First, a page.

The estimated seam strength formulas for two common sewing stitches used in manufacturing are:
Multithread chain stitch: SPI x thread strength (lbs) x 1.7 = seam strength (lbs)
Lockstitch: SPI x thread strength (lbs) x 1.5 = seam strength (lbs)
You can incorporate the seam strength you want into your garment design by using this formula.
You may not need high seam strength in a silk scarf, for example. But greater seam strength is usually very important to the functionality of construction work gloves. Whatever clothing you’re manufacturing, it helps to have an idea of your desired stitching properties and seam strength so that your garments meet customer expectations.
4 common sewing stitches used in garment manufacturing
Considering the wide variety of stitches used in garment manufacturing, the American Society for Testing and Materials (ASTM) created a taxonomy for them known as ASTM D 6193. The International Organization for Standardization (ISO) also has a classification system, ISO 4915:1991. Throughout the remainder of this article, we’ll refer to ASTM’s grouping.
Each general stich type is classified as class “100”, “200”, “300" and so on. Variations of these stitch types are further distinguished by digit endings within that group. For example, lock stitches are the class 300 category. A class “304” stitch refers to a zigzag lockstitch. Sometimes thread count separates these stiches and, in other cases, style. No matter the difference, by using these standard industry specifications, it becomes much easier to communicate with factories and designers about your stitching needs.
1. Chain stitch
The chain stitch falls into class 100 and is created when two or more sets of threads come together in a chain-like pattern. One or more needle threads penetrate the material being used and form a loop underneath it. Chain stitching is used frequently on decorative parts of clothing or anywhere else that needs an aesthetic touch-up. When sewn properly, it can leave an ornate, thick and textured line.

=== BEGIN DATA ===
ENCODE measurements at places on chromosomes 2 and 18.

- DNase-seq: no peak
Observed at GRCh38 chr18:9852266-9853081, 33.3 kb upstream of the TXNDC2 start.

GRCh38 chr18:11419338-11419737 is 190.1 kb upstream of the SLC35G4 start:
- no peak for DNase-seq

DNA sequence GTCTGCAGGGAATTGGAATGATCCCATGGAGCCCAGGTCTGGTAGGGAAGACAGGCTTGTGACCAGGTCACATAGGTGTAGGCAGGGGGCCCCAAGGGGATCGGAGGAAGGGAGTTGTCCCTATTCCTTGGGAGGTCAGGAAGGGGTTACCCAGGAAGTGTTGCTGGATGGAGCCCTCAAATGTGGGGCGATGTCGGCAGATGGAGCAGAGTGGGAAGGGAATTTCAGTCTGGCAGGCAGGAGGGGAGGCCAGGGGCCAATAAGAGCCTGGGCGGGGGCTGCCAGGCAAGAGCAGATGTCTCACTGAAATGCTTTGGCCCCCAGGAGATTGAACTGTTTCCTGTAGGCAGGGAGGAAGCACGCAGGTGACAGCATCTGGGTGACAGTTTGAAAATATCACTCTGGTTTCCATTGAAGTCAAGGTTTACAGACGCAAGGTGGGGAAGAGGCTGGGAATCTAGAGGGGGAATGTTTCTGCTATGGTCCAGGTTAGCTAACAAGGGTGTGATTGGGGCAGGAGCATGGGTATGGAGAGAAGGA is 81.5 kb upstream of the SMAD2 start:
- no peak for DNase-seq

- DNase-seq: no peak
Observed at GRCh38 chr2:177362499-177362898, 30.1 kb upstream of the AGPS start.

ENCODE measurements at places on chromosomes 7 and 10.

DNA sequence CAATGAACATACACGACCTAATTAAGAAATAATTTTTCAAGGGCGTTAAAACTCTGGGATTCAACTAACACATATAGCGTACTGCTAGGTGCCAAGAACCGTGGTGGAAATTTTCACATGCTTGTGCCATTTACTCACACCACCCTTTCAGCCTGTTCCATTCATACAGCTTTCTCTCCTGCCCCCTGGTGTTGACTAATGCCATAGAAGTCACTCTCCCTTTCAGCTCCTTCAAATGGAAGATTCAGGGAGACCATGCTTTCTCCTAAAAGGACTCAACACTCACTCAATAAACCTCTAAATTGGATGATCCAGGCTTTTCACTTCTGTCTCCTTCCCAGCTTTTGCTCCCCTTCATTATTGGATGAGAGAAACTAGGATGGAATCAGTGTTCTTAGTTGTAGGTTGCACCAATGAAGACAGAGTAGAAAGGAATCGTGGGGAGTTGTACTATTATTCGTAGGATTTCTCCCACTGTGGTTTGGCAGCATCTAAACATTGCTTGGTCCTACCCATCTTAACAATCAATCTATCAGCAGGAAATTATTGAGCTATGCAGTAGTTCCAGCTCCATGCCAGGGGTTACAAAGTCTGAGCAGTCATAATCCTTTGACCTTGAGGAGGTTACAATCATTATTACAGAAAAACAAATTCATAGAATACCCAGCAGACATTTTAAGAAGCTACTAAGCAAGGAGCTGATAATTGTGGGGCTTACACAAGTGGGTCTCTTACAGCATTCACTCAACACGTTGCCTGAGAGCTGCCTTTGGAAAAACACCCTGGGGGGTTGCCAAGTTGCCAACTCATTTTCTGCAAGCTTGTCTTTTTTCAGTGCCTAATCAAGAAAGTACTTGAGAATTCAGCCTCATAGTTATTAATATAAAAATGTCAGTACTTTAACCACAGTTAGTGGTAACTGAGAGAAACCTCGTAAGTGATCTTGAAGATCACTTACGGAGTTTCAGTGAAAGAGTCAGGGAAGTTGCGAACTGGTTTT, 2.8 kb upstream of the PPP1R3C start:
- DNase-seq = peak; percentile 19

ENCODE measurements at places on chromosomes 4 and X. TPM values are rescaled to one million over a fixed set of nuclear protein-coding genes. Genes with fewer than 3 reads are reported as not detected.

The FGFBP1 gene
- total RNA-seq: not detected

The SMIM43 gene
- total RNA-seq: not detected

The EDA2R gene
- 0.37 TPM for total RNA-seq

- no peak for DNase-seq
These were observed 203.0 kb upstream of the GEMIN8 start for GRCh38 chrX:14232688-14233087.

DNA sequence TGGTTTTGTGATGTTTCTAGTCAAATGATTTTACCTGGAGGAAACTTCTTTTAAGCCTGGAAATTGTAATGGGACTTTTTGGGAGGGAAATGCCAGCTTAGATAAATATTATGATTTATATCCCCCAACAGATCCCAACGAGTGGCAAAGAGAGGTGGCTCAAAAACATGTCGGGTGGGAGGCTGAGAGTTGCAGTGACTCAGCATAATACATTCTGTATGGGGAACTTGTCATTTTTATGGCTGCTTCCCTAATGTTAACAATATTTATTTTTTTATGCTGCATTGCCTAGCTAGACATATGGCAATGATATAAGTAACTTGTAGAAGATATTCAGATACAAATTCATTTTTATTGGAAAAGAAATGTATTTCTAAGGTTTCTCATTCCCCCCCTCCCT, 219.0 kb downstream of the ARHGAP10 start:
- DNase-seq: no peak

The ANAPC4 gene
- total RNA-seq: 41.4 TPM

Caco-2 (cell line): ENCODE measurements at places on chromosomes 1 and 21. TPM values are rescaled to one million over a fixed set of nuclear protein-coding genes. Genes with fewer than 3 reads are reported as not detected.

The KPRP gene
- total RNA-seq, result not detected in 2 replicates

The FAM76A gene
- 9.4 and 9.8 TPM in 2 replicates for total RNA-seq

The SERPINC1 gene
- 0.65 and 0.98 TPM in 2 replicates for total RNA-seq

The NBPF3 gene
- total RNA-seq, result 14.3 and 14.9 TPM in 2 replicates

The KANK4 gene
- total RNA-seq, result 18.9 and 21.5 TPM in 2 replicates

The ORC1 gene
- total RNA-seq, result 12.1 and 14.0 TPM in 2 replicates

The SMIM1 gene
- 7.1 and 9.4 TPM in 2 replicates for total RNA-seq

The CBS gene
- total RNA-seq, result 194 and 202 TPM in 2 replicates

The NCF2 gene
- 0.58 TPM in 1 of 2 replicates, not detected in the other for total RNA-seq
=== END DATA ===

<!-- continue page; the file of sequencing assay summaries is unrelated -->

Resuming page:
Since it’s slightly larger than other stitch types, the chain stitch is also effective at filling up space in garments. The chain stitch has a nice-looking “roping” effect, which can lend to a better fading pattern where it’s used.
But the beauty of chain stitches often comes at a cost. This stitching type uses more thread and, while more aesthetically pleasing, isn’t as strong as others. Seams joined with chain stitching often unravel easier. And the amount of extra sewing time for garments where chain stitching is used can add up, making this stitching type more laborious than others. These are important traits to consider when choosing to use chain stitching in garment manufacturing.
2. Multithread chain stitch
The multithread chain stitch, or double locked chain stitch, falls into class 400. It’s formed when one or more needle threads move through the fabric and inter-loop with a group of looping threads on the underside of the garment. The resulting stitch looks different on the top and bottom of fabric.
While it may appear similar to a standard chain stitch, it’s distinguished by its strength, durability and how it elongates better when extended. It can be used for elastic in waistbands, jackets, blazers, T-shirts, decorative stitching on belts and more. When sewn correctly, the multithread chain stitch is less vulnerable to seam puckering because it’s located underneath the fabric rather than between its layers.